• Prepare presentations closer to the deadline, so that they are fresh in your memory.
  • When doing presentations, keep all points on the slides to one line each. Use Guy Kawasaki's 20/10/30 method (20 minute presentation, 10 slides maximum, no smaller than size 30 font).
  • Always create a format for your report in word before filling in the spaces. This will allow you to determine what you intend to cover, allowing word limits for various sections while also creating a nice presentable layout which will improve overall clarity.
  • Find a hobby in relation to your study to develop rapid learning ability. For me this is reading books on business and investing. For a student in sport, this might involve taking up a sport or getting involved in a group of people who regularly participate in sport.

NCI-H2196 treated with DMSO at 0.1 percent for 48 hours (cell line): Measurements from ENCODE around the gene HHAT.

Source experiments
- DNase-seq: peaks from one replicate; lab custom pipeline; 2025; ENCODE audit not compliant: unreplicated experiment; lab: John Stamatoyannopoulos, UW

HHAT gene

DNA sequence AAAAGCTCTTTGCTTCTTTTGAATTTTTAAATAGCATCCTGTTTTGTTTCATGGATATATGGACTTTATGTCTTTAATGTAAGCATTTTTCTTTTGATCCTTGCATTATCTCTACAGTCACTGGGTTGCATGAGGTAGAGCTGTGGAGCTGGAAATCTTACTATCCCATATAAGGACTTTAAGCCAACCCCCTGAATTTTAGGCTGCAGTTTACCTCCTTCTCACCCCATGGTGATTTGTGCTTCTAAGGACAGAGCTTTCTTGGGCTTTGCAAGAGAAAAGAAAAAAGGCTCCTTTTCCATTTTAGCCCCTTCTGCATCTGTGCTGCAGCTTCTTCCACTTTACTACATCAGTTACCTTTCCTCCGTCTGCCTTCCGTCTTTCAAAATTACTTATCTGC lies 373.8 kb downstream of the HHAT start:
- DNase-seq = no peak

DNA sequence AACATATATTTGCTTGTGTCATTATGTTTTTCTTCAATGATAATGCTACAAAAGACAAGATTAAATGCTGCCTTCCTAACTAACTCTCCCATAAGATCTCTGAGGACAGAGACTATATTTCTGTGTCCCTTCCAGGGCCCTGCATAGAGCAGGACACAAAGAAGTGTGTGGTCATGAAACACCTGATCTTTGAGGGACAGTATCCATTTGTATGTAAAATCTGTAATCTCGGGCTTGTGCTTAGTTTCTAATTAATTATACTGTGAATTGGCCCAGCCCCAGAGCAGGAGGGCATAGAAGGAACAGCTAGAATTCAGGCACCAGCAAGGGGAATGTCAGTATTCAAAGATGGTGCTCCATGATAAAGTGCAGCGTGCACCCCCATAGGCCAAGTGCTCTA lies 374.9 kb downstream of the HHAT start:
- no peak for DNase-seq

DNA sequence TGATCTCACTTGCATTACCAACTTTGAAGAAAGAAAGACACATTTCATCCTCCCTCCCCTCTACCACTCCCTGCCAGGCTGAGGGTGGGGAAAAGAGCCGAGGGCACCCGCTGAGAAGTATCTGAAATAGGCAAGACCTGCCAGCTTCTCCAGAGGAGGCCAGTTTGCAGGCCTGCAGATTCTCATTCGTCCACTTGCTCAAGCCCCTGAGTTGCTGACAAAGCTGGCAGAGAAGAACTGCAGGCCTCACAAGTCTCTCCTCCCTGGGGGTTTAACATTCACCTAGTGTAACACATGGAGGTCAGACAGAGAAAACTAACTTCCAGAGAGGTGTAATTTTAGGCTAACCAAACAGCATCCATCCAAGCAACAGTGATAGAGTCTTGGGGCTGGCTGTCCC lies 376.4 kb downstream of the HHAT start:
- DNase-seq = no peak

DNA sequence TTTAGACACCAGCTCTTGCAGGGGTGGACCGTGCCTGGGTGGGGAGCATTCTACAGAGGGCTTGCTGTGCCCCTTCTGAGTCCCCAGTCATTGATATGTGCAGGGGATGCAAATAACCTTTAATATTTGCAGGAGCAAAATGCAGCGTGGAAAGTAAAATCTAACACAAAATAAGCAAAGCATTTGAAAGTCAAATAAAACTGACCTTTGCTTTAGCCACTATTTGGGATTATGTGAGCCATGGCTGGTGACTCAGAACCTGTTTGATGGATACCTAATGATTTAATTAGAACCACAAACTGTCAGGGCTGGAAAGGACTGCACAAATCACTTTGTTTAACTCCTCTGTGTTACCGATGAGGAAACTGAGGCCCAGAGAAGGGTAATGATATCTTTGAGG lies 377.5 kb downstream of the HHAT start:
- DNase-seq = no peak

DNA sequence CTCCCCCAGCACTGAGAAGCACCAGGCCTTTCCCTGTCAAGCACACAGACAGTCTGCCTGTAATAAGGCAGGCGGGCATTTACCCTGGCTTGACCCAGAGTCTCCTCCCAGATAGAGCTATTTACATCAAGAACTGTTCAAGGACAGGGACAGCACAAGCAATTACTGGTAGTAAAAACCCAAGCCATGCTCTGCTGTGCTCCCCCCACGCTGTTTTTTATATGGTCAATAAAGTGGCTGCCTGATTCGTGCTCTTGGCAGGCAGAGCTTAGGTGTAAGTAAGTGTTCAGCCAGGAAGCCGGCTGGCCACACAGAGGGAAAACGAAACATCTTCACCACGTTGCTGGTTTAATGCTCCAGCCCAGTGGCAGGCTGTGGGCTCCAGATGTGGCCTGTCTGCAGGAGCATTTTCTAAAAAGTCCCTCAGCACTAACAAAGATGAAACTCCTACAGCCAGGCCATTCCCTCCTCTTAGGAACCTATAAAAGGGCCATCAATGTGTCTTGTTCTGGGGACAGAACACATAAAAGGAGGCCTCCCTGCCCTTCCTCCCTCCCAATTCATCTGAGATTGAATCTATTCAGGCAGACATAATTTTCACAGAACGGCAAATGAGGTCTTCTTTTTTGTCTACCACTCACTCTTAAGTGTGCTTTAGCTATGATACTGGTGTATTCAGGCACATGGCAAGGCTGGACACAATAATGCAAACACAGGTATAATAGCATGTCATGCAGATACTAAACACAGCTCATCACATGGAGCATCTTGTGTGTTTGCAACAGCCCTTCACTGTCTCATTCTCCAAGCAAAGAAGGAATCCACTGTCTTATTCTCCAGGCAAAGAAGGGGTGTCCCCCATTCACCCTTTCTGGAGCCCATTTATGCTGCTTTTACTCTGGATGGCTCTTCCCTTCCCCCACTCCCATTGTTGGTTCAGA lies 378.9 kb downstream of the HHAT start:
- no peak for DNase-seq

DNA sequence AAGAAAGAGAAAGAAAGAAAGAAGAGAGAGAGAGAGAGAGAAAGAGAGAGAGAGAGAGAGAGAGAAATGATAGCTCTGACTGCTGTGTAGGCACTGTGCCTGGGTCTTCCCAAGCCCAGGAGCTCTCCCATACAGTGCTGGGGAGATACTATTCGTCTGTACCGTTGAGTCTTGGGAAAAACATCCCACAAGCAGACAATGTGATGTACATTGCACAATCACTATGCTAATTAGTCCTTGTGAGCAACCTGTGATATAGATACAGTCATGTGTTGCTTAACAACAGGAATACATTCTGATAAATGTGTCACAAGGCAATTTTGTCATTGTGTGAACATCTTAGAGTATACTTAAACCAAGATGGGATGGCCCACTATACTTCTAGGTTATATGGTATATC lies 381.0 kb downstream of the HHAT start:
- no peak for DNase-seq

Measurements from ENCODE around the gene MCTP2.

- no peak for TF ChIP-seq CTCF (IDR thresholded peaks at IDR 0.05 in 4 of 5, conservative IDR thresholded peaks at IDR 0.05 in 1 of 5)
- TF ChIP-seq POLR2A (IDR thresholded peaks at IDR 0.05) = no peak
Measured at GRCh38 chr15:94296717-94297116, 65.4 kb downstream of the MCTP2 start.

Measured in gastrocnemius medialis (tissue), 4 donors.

All the best in your studies.

My Top Five Business Books

Photo courtesy of Dawn Endico

Everyone is involved in business within their life, whether they acknowledge it or not. You might be working for a business, own a business, run the business of your life or tell others to mind their own business, but business is still part of everyday life in western society.

I used to recommend multiple books for reading (and still do recommend other books for that matter) in relation to business and investing. I have found however, that the following five business/investing books seem to have provided me with the majority of the information I have needed to point me in the right direction:

1:
Think and Grow Rich

2:
Cashflow Quadrant: Rich Dad's Guide to Financial Freedom